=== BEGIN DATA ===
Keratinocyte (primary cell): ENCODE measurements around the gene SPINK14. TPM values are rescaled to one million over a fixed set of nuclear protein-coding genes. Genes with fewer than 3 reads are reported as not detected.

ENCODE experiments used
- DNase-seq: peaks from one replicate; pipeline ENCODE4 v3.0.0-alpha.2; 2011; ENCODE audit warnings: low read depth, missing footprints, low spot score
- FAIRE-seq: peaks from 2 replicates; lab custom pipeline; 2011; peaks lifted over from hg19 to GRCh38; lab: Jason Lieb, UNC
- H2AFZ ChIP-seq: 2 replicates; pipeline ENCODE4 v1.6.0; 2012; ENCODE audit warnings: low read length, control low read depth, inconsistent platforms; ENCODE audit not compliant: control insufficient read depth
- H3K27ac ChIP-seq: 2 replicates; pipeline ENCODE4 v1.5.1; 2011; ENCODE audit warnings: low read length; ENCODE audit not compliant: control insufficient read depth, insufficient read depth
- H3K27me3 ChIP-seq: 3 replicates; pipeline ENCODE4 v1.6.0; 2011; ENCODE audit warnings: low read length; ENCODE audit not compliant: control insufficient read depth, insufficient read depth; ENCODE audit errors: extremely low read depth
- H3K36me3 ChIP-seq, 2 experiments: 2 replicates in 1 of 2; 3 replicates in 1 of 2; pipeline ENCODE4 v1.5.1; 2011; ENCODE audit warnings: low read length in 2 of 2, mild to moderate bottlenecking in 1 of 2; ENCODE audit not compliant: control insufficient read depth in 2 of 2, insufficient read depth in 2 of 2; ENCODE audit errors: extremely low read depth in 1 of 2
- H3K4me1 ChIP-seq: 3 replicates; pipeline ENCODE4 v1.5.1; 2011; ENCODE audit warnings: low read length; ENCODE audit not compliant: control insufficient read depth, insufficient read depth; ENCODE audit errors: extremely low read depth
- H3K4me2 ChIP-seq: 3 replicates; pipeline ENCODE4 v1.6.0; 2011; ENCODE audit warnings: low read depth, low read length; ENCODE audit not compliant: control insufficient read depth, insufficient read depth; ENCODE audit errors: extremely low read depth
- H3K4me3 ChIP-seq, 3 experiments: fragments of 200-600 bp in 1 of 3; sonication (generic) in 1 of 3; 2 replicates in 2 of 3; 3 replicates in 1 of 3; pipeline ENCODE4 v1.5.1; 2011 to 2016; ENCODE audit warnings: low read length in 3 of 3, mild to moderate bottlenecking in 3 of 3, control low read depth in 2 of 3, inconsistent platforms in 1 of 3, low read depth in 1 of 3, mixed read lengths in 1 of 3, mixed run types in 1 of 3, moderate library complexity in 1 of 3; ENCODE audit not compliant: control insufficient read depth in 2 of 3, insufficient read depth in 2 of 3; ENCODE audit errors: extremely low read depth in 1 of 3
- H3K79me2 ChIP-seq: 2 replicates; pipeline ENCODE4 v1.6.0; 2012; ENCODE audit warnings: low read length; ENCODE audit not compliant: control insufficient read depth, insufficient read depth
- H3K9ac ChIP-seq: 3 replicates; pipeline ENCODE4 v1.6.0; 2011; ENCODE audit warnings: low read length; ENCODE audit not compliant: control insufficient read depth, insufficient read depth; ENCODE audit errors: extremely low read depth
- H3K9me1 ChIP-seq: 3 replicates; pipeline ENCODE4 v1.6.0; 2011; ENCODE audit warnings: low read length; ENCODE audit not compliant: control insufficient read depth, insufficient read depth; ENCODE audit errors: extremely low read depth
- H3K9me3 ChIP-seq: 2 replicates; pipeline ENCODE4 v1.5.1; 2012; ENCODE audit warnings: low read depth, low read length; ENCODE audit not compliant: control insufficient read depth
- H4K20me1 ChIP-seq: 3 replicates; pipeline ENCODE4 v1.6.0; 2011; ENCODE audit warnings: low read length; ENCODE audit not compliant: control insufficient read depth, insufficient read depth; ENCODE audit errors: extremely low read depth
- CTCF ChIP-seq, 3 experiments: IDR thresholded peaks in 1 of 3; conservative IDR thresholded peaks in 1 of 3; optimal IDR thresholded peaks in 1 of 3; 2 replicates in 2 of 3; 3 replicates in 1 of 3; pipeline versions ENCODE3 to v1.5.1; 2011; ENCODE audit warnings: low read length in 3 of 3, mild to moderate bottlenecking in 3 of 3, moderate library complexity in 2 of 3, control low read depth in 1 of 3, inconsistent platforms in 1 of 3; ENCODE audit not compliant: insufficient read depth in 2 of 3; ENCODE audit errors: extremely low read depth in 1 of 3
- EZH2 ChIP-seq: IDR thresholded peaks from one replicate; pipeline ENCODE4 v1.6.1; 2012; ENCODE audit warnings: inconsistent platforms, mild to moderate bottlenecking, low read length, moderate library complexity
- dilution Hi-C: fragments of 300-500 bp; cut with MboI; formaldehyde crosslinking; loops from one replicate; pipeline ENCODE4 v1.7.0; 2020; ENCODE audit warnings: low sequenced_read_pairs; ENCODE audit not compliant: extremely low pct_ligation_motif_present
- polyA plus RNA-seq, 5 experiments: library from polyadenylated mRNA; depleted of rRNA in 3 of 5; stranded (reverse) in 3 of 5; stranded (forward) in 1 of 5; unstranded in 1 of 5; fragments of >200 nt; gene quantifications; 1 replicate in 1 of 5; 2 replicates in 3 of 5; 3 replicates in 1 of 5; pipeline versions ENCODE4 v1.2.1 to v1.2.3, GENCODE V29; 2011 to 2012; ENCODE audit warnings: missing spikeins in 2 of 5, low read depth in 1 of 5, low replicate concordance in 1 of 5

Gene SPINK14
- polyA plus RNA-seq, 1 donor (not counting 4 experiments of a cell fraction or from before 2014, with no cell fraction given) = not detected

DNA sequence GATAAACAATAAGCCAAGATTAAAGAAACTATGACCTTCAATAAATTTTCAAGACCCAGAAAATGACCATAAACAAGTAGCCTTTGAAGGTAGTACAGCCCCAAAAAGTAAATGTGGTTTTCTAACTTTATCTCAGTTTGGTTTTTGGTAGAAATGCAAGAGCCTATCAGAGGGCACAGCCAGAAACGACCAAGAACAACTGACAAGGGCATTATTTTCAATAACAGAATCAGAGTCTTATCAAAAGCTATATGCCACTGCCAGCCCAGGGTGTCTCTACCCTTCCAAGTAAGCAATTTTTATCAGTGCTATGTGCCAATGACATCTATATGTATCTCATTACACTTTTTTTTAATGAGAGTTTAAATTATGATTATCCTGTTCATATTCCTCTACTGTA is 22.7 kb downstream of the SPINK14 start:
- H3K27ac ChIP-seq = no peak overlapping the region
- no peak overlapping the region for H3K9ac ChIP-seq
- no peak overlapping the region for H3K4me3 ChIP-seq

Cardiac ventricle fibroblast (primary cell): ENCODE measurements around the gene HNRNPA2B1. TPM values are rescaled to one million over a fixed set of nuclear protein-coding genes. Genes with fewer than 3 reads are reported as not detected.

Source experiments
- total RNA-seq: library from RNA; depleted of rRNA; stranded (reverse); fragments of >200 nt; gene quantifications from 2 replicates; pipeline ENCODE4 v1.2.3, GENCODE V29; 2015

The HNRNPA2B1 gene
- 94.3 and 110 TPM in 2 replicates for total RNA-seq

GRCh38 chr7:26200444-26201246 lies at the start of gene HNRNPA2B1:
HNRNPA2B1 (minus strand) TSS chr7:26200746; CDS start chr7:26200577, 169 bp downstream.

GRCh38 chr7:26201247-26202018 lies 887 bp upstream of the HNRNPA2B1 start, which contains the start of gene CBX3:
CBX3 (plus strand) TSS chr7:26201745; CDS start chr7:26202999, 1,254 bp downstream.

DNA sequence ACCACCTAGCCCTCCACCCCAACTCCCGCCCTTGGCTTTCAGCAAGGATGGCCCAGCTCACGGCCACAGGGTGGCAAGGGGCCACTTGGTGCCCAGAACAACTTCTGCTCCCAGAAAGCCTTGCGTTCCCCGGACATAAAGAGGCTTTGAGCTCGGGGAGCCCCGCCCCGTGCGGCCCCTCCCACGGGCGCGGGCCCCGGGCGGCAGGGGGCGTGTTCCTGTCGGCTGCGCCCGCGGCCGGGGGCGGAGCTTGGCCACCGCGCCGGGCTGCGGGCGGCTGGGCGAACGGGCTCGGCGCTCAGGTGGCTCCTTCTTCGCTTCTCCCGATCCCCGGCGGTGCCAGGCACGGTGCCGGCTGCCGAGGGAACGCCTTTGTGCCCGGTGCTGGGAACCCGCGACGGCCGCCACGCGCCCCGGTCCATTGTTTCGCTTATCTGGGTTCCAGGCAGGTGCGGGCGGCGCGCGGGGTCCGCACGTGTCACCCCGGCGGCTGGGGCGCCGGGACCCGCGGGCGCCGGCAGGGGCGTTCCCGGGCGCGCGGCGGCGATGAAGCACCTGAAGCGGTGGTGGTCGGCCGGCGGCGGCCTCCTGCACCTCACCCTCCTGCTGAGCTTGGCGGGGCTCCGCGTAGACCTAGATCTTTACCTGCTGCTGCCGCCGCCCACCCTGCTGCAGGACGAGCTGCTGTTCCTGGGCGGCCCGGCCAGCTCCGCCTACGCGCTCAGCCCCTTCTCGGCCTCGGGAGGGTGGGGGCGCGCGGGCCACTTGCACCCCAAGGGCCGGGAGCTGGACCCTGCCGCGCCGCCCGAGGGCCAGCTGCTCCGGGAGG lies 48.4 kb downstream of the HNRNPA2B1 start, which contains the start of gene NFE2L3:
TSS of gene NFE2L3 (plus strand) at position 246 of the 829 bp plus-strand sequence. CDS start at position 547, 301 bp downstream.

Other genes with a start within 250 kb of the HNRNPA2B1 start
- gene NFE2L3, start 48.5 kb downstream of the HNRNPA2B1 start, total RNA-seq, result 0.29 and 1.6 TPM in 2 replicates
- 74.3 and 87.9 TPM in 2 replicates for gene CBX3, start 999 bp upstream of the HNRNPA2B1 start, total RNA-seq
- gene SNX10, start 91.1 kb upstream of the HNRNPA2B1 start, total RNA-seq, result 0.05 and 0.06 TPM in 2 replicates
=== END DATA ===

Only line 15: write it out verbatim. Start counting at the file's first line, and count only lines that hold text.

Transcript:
- H3K9me3 ChIP-seq: 2 replicates; pipeline ENCODE4 v1.5.1; 2012; ENCODE audit warnings: low read depth, low read length; ENCODE audit not compliant: control insufficient read depth